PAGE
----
The only places I was not able to visit were Russia and Egypt [for Catherine the Great and Cleopatra]. Otherwise, I went to France three times for Eleanor: Crown Jewel of Aquitaine [poor me], and made several visits to Valley Forge, Philadelphia and Morristown for the Dear Americas set during the Revolutionary War. I went to Kansas for the Prairie River series; all my books set in California, Utah, Colorado and Idaho are based on research from when I lived in those states.

If you could go back in time for a day (with guaranteed safety!) where would you visit? Would you choose the setting from one of your books, or somewhere else?

The Holy Land, to hang out with Jesus for the day. I haven't yet written about that era.

How did you decide to write a sequel to The Winter of Red Snow after all these years?

I had always wanted to continue Abigail's story, so when Scholastic invited me to do the sequel I was thrilled.

What are some of your own favorite books and authors?

Charles Dickens, Mark Twain, Laura Ingalls Wilder, Theodore Taylor. Favorite book growing up was Island of the Blue Dolphins, because I lived on the beach looking out toward the Channel Islands. I could picture where the real Karana had lived in solitude for 18 years.

Is there anything else you would like to add?

For years teachers, parents and young readers have asked where ideas come from and what it's like to be a writer so I've started a blog said...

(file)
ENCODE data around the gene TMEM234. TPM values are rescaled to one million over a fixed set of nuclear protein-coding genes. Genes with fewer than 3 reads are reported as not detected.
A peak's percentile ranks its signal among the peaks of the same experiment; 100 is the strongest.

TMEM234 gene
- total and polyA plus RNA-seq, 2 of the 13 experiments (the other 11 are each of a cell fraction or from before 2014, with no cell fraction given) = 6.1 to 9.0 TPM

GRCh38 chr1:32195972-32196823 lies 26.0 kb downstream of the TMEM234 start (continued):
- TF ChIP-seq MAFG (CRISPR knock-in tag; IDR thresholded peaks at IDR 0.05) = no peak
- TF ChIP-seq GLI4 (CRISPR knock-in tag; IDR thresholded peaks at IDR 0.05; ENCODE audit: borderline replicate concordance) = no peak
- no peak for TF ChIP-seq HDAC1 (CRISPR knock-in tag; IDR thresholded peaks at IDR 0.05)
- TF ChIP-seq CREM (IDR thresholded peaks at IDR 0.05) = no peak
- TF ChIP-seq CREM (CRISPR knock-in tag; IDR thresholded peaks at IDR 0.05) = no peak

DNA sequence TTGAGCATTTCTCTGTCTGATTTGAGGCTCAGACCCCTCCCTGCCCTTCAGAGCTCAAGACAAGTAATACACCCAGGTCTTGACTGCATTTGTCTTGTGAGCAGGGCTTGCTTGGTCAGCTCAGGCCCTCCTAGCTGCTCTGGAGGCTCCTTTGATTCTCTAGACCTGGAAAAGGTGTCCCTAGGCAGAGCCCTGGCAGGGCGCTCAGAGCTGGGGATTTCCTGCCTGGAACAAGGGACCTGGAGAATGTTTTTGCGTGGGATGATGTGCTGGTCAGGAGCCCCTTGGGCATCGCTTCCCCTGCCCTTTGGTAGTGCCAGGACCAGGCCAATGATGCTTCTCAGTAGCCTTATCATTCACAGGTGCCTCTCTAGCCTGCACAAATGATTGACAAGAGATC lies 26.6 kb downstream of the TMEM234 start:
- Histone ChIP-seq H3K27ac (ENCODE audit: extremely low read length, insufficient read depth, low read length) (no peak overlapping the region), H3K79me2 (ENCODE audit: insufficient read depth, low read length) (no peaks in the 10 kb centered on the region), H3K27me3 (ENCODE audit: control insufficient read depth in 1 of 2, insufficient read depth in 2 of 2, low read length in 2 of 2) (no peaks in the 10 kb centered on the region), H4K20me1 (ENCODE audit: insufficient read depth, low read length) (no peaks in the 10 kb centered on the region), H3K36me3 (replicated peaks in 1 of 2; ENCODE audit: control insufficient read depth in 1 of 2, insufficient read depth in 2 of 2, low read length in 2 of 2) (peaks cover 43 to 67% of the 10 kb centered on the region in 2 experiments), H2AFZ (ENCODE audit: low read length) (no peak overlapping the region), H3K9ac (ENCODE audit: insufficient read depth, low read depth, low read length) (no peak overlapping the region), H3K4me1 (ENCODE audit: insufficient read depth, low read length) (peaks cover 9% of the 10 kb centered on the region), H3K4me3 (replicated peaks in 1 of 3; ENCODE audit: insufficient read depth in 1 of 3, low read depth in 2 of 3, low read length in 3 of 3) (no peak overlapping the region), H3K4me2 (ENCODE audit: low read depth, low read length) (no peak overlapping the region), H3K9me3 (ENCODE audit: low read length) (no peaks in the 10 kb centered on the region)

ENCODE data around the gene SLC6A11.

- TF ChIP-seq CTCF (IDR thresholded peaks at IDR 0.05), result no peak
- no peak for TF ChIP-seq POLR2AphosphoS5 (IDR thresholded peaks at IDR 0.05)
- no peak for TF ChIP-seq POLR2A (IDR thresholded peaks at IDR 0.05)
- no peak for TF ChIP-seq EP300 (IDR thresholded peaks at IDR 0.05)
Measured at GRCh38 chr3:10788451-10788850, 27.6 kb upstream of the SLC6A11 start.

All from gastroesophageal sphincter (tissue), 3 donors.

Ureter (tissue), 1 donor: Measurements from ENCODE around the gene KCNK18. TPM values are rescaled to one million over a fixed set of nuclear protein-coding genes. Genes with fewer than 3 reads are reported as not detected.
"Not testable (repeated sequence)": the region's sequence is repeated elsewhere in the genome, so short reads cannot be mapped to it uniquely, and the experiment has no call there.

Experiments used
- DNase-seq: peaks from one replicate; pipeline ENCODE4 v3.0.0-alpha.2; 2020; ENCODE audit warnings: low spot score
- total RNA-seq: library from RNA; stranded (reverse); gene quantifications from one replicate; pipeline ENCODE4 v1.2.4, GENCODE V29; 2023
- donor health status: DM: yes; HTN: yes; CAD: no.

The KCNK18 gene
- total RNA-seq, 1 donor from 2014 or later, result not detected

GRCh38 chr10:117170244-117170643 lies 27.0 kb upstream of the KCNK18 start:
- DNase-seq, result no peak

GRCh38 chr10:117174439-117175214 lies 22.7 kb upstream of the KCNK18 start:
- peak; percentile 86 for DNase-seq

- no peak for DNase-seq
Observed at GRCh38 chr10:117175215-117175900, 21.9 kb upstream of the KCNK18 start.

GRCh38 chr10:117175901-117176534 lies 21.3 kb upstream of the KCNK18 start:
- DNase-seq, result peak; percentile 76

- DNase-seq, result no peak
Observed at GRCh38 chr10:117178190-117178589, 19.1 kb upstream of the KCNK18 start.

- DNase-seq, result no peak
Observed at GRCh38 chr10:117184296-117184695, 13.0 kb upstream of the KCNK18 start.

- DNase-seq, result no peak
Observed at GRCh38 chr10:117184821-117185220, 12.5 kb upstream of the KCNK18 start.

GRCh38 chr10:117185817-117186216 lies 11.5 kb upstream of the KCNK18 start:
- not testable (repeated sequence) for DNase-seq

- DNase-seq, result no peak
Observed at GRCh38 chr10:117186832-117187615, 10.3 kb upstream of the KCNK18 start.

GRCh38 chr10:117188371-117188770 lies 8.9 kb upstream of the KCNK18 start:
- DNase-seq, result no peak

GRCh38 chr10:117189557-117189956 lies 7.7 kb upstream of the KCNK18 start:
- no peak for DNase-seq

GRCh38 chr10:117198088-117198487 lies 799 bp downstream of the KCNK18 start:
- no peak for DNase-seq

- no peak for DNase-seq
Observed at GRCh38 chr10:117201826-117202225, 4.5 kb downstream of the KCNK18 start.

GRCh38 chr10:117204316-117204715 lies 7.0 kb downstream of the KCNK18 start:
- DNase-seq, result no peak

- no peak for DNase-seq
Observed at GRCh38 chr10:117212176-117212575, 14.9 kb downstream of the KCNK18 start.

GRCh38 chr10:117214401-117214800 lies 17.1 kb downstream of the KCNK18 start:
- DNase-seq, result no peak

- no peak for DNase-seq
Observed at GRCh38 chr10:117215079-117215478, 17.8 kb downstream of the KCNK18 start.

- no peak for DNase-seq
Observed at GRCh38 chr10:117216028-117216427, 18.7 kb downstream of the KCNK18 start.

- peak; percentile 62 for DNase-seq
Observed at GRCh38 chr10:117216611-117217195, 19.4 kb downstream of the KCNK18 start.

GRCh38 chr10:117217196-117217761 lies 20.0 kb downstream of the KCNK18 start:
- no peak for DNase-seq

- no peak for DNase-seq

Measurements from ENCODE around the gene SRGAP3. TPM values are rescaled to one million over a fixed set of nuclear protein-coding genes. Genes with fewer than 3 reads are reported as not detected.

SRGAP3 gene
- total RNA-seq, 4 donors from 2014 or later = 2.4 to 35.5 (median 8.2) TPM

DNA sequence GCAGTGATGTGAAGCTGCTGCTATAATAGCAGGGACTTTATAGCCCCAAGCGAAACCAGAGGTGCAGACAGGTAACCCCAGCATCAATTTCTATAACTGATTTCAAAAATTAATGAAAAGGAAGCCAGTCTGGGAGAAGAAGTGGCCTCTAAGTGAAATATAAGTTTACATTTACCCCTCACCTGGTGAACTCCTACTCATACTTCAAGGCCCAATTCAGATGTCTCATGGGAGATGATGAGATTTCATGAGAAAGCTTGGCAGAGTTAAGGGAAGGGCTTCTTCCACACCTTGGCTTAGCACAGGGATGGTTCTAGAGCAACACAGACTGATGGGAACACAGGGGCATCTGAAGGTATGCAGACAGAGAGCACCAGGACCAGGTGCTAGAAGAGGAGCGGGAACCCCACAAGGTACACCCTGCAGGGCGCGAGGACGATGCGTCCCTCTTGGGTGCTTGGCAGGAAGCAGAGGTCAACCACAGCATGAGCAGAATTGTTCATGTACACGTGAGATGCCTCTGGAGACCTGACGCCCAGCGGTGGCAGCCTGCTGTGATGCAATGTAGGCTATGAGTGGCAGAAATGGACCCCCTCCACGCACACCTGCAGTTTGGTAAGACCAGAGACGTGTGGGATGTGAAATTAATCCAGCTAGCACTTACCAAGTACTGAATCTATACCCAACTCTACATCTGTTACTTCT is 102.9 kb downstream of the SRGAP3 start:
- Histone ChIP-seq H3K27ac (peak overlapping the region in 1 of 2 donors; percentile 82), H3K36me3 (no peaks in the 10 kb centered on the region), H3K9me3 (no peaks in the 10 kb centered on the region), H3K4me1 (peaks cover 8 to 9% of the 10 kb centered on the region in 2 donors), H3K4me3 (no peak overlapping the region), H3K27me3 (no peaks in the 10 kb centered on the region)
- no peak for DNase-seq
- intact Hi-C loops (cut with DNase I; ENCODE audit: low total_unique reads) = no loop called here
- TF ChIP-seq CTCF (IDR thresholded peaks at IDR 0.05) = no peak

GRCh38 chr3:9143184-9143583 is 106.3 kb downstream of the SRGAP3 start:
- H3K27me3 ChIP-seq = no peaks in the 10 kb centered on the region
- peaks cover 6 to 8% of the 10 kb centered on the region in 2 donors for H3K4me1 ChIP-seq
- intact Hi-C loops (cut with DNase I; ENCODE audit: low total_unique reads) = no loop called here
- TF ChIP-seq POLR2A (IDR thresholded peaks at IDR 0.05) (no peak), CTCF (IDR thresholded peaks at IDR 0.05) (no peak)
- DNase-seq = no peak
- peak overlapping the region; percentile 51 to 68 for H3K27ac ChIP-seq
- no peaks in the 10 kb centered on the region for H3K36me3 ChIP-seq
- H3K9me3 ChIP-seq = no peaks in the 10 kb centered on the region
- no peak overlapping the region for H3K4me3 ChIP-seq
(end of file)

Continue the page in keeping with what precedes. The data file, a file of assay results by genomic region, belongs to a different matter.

Very good! It's so nice to read an interview that actually explores the author's skill. I, also, love Gregory's books!

Thursday, September 15, 2011

controversial topics #2: writing about mormon history

A 12-year-old girl from Utah sent me a thoughtful letter about ACROSS THE WIDE AND LONESOME PRAIRIE. She explained that as a Mormon she was hurt by my portrayal of Brigham Young and the early Latter Day Saints, saying he came across as "lazy, demanding, and dumb" and his pioneers as "quite negative."

I immediately re-read Hattie's diary, hoping to see it through her eyes because I remember taking extreme care with the research and writing. I have great respect for Brigham Young as a leader and visionary, a city planner. When I lived in Salt Lake, it was the only place I've ever been able to navigate without a map! The grid is so practical I never got lost, and the same is true of other Mormon towns here in the West. I have many LDS friends -- dear and wonderful people -- and would never want to hurt them.

So line-by-line I analyzed the story then wrote to her:
     'You're right, there is criticism of the Mormons, but I had made sure those remarks were quotes from characters -- not Hattie's narrative -- and that these quotes reflected attitudes of the time. I was hoping my readers would also notice how often Pa defends the Mormons and Brigham Young: he tells the others to stop judging them, that there's nothing wrong with resting on the Sabbath; he praises them for inventing the "road-o-meter" that measures miles traveled and for inventing a 'barometer' to measure the altitude; and for building two ferries to earn money. He calls them "enterprising" and sympathizes with them by saying "Brigham Young's people are trying to start a new life, just like us."